I play all of my games at the highest refresh rate possible. For me, right now, that’s 144hz. Playing Overwatch, or any competitive shooter, at a high refresh rate feel the difference in my reaction time and my ability to see micro movements. My gameplay is smoother as a result.
Needless to say, I’m hooked. I bought a 144hz gaming monitor recently to make this dream a reality.
Now after this purchase, when talking with my brother about my upgrade, he asked me a bizarre question, “Does a 144hz monitor affect your GPU performances?” I explained to him that no, a 144hz monitor doesn’t affect the performance of the GPU in anyway. The GPU only sends a video signal to the monitor.
Through that conversation, it dawned on me that a lot of gamers don’t understand the relationship between the display and graphic output of the PC. A 144hz monitor isn’t going to cause any strain or heating issues with the GPU. So let’s clear up a few misconceptions and dive deeper into why this is the case.
Refresh rate is the number of times per second a screen is updated. This is expressed as a frequency, hertz (hz). A monitor that displays at 60hz will show 60 screens per second. At 144hz the screen can update 144 times per second.
In order to get the full benefit of a monitor, your gaming PC must be producing a FPS that matches or exceeds the the monitor’s refresh rate. For a 144hz monitor to fill all 144 frames, the output device needs to spit out 144 frames or more.
In short, to maximize a 144hz monitor in Overwatch, my PC needed needed to hit 144 FPS or higher. That FPS can be achieved in any number of ways. I needed to upgrade my GPU to increase and drop my settings down to medium to make this a reality.
Now keep in mind, pushing upwards of 150 FPS doesn’t benefit anyone with 144hz monitor. The monitor cannot display all those frames. Pushing for a FPS higher than a monitors refresh rate will help prevent frame drops during heavy action sequences and large fights.
Monitors won’t increase or decrease the FPS of a computer. It’s not going make your GPU hotter or overworked. You gaming PC runs completely independently from the monitor itself.
With that said, to hit the FPS needed to maximize you will need a strong GPU as it needs to have enough horsepower to draw all those frames. For most readers of this blog, that likely means you’ll have to lower the settings in your preferred game and possibly upgrade like I did to get the needed FPS.
Will a 144hz Monitor Make You Better
Being able to see a higher FPS will improve the smoothness action your seeing. Movement will be more fluid and visual information will be displayed more quickly on the screen. This combination will allow some gamers to be able to react sooner based on the what they’re seeing.
Are you going to be a pro gamer after buying a 144hz monitor. Of course not! There’s a lot of skill in understanding your opponent’s movements, mouse control, eye hand coordination, etc. A new monitor isn’t going to help with that.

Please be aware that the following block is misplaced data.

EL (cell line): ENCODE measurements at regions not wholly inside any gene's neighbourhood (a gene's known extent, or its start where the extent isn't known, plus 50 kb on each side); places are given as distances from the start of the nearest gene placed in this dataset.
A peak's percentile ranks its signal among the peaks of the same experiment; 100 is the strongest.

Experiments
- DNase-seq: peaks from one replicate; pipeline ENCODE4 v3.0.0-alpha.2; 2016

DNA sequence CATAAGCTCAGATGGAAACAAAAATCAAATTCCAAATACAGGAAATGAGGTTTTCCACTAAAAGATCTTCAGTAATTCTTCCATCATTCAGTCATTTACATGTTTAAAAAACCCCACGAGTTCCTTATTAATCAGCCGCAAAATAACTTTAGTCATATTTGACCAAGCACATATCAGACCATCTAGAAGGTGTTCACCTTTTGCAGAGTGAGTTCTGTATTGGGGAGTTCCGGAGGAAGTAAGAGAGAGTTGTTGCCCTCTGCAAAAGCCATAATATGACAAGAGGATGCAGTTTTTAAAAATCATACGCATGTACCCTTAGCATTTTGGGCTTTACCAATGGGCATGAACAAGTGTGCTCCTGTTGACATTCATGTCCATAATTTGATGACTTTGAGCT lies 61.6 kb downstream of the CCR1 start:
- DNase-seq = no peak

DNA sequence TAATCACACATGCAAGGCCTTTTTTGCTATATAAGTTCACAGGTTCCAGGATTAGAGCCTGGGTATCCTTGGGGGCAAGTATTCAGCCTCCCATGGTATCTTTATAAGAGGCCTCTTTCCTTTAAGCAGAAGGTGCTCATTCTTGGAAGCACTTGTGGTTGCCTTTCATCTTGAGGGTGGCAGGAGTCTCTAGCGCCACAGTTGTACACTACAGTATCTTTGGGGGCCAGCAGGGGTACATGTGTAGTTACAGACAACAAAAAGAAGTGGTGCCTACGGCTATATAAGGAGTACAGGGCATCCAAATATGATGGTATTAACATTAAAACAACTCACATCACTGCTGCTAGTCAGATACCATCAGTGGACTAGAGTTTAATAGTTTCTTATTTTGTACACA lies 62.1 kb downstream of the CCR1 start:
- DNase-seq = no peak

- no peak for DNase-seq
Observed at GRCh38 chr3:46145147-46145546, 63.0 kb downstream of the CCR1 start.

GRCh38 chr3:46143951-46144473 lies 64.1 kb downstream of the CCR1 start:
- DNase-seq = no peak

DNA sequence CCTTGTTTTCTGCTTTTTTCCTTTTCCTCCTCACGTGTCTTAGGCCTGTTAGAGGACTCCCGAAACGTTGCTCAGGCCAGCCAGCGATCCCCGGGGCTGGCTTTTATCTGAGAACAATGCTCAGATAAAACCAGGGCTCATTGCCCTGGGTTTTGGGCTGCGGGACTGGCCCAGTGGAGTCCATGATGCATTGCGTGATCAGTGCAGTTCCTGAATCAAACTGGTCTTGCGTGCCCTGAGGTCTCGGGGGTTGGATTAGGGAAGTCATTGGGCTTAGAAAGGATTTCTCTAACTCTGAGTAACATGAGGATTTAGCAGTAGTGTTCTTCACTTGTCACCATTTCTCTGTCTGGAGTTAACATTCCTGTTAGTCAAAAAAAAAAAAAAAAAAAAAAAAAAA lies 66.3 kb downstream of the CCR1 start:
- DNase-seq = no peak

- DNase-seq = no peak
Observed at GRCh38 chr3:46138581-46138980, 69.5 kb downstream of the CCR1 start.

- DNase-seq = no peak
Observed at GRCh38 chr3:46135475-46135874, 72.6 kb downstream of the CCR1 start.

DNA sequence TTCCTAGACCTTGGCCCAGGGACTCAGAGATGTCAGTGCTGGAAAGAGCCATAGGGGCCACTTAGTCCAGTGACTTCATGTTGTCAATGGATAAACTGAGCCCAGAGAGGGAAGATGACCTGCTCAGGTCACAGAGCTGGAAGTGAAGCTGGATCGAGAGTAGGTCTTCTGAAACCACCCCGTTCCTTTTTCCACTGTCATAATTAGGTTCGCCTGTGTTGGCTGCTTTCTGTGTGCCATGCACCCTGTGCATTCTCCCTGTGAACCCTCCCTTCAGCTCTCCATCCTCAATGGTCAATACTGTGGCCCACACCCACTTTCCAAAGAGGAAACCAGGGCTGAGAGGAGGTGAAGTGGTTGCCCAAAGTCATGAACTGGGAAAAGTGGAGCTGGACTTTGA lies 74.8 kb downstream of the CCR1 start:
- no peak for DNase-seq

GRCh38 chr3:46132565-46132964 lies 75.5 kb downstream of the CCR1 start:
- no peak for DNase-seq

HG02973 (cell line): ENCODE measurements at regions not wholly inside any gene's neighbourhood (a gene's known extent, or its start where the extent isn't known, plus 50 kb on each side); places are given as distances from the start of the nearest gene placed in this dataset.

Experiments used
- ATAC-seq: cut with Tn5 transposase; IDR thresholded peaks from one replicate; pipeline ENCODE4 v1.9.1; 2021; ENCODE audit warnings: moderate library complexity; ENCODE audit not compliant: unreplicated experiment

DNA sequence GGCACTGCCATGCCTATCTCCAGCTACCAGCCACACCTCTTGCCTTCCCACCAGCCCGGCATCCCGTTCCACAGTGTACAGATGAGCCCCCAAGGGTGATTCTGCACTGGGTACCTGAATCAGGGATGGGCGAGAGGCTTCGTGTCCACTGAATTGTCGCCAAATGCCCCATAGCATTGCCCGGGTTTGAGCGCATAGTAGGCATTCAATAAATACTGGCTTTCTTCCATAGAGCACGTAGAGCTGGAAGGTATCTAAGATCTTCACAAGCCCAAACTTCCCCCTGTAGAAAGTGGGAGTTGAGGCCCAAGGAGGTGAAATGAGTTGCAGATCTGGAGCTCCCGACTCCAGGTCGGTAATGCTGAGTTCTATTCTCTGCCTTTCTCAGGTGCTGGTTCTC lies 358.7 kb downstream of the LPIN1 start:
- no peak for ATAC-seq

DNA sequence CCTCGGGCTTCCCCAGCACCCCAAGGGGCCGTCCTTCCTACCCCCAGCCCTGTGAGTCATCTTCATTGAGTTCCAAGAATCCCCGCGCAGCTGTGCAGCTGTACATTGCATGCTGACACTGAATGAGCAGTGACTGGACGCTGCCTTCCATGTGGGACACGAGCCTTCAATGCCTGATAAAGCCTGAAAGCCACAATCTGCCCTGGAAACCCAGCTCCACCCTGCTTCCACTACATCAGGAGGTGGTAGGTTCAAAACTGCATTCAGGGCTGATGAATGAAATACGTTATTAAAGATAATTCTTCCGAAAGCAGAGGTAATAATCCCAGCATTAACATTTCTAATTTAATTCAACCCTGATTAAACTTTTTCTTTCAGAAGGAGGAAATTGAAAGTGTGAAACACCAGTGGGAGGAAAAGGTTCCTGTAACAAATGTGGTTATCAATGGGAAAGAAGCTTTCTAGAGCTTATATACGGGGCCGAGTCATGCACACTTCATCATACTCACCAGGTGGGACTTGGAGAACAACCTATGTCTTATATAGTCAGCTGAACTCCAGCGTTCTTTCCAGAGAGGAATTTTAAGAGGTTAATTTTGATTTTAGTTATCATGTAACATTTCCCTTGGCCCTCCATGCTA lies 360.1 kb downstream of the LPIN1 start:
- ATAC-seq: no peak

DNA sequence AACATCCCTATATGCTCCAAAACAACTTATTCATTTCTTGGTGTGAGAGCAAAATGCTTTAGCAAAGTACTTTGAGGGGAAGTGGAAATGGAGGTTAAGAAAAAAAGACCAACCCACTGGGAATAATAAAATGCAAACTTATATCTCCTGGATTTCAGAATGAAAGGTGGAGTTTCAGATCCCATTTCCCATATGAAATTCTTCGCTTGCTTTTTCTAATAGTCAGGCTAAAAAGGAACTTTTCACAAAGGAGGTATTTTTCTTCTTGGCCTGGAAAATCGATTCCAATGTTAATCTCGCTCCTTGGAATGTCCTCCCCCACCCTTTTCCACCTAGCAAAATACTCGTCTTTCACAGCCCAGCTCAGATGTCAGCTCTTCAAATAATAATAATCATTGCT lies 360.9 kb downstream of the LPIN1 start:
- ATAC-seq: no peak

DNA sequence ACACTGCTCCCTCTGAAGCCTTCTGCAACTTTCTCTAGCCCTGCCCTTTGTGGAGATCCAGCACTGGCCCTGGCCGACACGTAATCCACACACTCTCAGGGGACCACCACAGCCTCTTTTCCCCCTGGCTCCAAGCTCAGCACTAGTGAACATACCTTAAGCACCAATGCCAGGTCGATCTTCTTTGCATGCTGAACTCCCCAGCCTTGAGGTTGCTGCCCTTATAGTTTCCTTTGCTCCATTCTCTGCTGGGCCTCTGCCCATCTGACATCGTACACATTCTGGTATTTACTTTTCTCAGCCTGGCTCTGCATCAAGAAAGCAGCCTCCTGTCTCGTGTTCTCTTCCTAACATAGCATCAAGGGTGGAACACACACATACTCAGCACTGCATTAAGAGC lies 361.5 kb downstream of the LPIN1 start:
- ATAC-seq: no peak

As a college student, I’m cheap as hell but I also love playing Overwatch. The different play styles that each hero brings to the game makes for a fascinating variety of gameplay combinations. Getting that final push, in overtime, to win the game can be so sweet.
Playing Overwatch on my low-end PC was an interesting experience. Building a respectable gaming PC on a budget can be tough. Trying to upgrade a graphics card on a part-time, minimum wage was not fun. I imagine many others out there have been in a similar position as me. Luckily, Overwatch is a game that is capable of running on even some of the weakest PCs. It’s very well optimized which makes shopping for a GPU that much easier.
Helping others maximize their Overwatch experience by upgrading with budget GPU is why I wrote this guide. I’ve been gaming on low end PCs most of my life. Making due with pre-built Dell Inspirons and scraping enough together to get discount components it something for most of my life. Gaming cheap ain’t easy, but the below GPUs will allow you to better play Overwatch on multiple settings.
Discrete Desktop Graphics
Nvidia GTX 1050 TI
I was the proud owner of a Nvidia GTX 1050 TI For a long time (I’ve since upgraded and sold the card). But when I was using it as my main card it would kick butt for Overwatch. With Ultra settings, I could easily get 60 FPS at 1080p and very rarely drop any lower. At low settings I was able to get in the 120-150 FPS range at 1080p, which is useful if you have a 120hz or 144hz monitor.
With 4gb of GDDR5 memory, DirectX 12 support and no need for an extra power connector, it’s perfect for a budget friendly build. The GTX 1050 TI is more than enough to run Overwatch and almost any other game you could throw at it. Fortnite and CS:Go all run fantastic at 1080p. Even something more intense like GTA V would run at 60+ FPS.